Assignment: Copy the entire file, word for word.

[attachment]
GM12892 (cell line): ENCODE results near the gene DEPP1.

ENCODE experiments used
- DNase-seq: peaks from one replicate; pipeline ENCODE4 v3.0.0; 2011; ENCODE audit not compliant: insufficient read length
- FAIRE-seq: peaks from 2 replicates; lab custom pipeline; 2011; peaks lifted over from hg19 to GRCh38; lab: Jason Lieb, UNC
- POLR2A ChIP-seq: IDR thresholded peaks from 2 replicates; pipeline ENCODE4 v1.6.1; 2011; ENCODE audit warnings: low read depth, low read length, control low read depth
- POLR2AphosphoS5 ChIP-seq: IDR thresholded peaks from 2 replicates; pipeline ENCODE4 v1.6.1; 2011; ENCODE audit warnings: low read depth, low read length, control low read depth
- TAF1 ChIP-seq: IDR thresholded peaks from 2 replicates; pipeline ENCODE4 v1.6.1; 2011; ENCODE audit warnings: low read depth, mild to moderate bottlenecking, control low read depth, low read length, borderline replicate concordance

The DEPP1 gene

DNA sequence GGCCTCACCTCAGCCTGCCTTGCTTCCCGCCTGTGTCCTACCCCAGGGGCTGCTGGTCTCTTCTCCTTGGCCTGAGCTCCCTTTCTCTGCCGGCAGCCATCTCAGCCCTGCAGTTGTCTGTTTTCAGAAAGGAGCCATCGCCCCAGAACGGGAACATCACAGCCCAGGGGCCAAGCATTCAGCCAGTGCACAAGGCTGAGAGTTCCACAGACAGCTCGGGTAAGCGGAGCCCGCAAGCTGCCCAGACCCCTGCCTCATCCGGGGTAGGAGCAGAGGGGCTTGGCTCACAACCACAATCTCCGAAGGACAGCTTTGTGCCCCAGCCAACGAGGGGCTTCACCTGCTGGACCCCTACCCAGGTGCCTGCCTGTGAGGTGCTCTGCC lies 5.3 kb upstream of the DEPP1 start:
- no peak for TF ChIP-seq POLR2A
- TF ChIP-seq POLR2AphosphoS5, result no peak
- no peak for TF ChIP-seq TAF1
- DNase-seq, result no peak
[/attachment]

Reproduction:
GM12892 (cell line): ENCODE results near the gene DEPP1.

ENCODE experiments used
- DNase-seq: peaks from one replicate; pipeline ENCODE4 v3.0.0; 2011; ENCODE audit not compliant: insufficient read length
- FAIRE-seq: peaks from 2 replicates; lab custom pipeline; 2011; peaks lifted over from hg19 to GRCh38; lab: Jason Lieb, UNC
- POLR2A ChIP-seq: IDR thresholded peaks from 2 replicates; pipeline ENCODE4 v1.6.1; 2011; ENCODE audit warnings: low read depth, low read length, control low read depth
- POLR2AphosphoS5 ChIP-seq: IDR thresholded peaks from 2 replicates; pipeline ENCODE4 v1.6.1; 2011; ENCODE audit warnings: low read depth, low read length, control low read depth
- TAF1 ChIP-seq: IDR thresholded peaks from 2 replicates; pipeline ENCODE4 v1.6.1; 2011; ENCODE audit warnings: low read depth, mild to moderate bottlenecking, control low read depth, low read length, borderline replicate concordance

The DEPP1 gene

DNA sequence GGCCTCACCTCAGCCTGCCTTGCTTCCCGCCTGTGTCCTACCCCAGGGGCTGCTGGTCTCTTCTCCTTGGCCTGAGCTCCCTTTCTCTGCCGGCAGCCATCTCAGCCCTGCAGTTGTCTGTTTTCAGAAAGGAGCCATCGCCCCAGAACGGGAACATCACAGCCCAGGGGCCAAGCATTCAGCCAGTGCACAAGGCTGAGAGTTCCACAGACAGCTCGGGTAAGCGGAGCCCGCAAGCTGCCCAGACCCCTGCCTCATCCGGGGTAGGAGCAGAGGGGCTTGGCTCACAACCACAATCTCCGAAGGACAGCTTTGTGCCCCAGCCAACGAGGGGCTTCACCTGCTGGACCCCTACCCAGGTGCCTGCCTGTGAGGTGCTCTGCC lies 5.3 kb upstream of the DEPP1 start:
- no peak for TF ChIP-seq POLR2A
- TF ChIP-seq POLR2AphosphoS5, result no peak
- no peak for TF ChIP-seq TAF1
- DNase-seq, result no peak